Indian Principal Meridan

Murray County, Ok

All land in Oklahoma, with the exception of the Panhandle, is surveyed from the Initial Point located in Murray County.  When Ft. Sill was established in 1870, the U.S. cavalry stationed at Ft. Arbuckle was moved there.  Since the fort belonged to the U.S. Government, it was a perfect base of operations for the survey crew.  

The Initial Point was established in 1870 by Ehud N. Darling and Theodore H. Barrett.  Darling was surveying the lands for the Chickasaw and Choctaw Nations as described in the Treaty of June 22, 1855.  By the treaty of April 28, 1866, these Indians agreed to the survey and subdivision of their land east of the 98th meridian, using the public land survey system of the United States, called the Land Ordinance of 1785 or the Rectangular System.

The 1871 report of the Commissioner of the general Land Office contains the following statement:  "The surveyors were instructed to select a suitable initial point in the center of the Chickasaw Nation or in the vicinity of Ft. Arbuckle and perpetuate it by a suitable monument, and from this point to establish a principle meridian and base line to be known by the designation of the Indian Base Line and Meridian."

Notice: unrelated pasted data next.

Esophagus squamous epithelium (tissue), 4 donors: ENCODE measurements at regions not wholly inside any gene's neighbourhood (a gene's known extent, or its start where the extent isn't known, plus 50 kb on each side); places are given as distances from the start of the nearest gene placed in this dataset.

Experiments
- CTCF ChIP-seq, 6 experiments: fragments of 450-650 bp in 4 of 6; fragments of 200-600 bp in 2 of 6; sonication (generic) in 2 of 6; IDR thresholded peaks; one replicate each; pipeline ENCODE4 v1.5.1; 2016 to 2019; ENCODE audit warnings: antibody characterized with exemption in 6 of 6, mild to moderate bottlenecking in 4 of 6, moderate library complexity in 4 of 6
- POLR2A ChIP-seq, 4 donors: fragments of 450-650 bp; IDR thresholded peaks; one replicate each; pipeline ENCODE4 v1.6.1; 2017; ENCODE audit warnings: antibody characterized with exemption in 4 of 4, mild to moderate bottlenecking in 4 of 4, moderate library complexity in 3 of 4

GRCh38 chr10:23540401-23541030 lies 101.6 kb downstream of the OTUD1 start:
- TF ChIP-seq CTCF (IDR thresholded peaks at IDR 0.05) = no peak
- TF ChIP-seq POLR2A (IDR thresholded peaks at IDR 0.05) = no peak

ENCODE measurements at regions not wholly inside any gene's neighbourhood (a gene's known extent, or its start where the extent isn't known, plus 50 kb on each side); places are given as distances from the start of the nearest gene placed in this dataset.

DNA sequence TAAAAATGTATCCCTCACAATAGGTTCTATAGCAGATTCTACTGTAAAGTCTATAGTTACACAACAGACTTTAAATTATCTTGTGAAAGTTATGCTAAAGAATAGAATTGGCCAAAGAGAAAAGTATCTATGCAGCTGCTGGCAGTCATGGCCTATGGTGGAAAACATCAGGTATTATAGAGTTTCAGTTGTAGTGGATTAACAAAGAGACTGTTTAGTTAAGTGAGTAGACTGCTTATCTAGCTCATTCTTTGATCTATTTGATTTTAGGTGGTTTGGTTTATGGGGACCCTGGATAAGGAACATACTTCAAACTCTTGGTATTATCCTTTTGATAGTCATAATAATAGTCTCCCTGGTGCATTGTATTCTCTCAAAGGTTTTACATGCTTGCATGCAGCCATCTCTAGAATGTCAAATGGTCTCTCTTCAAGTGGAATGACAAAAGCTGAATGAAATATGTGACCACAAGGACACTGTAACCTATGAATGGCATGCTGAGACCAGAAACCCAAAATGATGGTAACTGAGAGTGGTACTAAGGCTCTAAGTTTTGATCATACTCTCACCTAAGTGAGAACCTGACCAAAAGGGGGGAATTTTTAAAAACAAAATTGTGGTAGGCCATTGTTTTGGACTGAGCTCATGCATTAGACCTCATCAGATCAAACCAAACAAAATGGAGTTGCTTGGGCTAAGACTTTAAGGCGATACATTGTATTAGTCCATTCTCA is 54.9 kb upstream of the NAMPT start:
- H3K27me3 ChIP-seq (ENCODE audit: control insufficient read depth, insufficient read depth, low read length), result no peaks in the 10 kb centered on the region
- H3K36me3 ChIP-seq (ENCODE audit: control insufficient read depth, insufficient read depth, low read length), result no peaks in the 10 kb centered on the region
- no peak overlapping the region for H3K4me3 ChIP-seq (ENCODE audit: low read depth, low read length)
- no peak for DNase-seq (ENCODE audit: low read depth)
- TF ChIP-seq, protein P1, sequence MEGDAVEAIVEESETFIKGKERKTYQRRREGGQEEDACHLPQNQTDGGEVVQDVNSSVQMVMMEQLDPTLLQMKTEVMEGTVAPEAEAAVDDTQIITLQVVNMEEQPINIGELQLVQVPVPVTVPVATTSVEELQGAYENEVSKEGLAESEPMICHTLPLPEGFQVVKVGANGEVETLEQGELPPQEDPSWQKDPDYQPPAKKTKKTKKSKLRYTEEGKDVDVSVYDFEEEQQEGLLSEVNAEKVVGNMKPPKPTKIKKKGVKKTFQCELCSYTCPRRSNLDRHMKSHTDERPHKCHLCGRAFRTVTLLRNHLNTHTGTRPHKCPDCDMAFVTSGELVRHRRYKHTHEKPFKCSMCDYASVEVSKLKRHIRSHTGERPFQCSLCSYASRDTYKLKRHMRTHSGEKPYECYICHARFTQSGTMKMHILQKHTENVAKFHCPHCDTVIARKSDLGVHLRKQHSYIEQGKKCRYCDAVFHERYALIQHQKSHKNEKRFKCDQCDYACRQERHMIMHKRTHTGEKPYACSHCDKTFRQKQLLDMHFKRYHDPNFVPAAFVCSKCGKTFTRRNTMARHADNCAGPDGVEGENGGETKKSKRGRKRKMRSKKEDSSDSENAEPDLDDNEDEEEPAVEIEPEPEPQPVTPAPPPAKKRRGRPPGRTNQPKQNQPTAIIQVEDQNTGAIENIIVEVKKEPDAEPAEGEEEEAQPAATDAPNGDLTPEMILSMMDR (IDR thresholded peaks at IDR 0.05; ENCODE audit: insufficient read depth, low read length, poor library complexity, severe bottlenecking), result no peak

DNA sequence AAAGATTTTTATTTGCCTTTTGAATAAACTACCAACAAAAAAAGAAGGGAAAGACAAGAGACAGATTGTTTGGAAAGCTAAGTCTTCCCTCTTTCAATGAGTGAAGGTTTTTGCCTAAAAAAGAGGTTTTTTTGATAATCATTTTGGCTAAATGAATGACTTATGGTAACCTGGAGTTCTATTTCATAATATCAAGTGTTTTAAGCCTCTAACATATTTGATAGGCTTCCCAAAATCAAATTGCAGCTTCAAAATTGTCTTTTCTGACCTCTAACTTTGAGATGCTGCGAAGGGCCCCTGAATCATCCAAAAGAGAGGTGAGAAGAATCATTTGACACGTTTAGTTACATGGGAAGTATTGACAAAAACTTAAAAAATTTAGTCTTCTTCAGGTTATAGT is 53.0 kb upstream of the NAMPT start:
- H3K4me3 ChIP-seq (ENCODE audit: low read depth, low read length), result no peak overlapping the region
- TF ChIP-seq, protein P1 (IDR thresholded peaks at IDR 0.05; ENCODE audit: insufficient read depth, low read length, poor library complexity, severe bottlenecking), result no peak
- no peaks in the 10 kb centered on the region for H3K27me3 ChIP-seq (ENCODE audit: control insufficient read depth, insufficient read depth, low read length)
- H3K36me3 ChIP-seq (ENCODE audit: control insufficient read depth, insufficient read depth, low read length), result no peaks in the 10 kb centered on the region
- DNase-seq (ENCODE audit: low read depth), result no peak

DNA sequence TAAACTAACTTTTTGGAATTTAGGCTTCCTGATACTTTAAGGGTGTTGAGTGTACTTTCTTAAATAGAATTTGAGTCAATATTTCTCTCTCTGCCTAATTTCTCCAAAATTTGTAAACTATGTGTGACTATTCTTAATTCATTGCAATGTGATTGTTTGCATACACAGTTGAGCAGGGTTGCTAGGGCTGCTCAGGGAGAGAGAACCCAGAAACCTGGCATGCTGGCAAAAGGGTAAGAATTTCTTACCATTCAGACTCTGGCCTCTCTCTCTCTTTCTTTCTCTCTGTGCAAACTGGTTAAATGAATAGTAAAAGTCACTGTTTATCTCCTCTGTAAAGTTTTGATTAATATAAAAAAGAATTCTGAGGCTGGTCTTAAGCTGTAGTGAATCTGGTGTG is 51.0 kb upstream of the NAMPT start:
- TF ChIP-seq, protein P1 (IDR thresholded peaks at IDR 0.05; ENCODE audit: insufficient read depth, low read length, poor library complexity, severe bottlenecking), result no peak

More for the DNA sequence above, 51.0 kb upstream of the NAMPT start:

The point chosen was about one mile south of Ft. Arbuckle probably because Ft. Arbuckle was a convenient and well know location. 

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Submitted by:

Oklahoma Society of Land Surveyors








The official description of the arbitrary point, taken from the surveyor's, field notes is:

"Initial monument at point between two small streams both having a northerly course, making a junction about twenty chains north."Set sandstone 54x18x18, marked on west side I. P., on east side Ind. Mer., and on north side 1870, in a mound of stones six feet in diameter and three feet high, from which flagstaff at Fort Arbuckle bears north seven degrees, thirty-seven minutes west. East end of Messa, bears north 46 degrees, 17 minutes west. East end of Messa bears north 47 degrees, 42 minutes west. East end of Messa bears north 55 degrees, 56 minutes west. Black oak 10 inches in diameter bears north 70 degrees, 11 minutes west 617 links distant. Rock on east side of brook marked thus (111) bears south 14 degrees, 12 minutes east, 1,365 links distant. Cedar eight inches in diameter just left of rock



The following pictures were taken by John Shankland at 1 mile north of the IP, the nearest point available to me on public land.


Street sign Looking north on the Meridian Historical marker Looking south into the private land the IP is located in.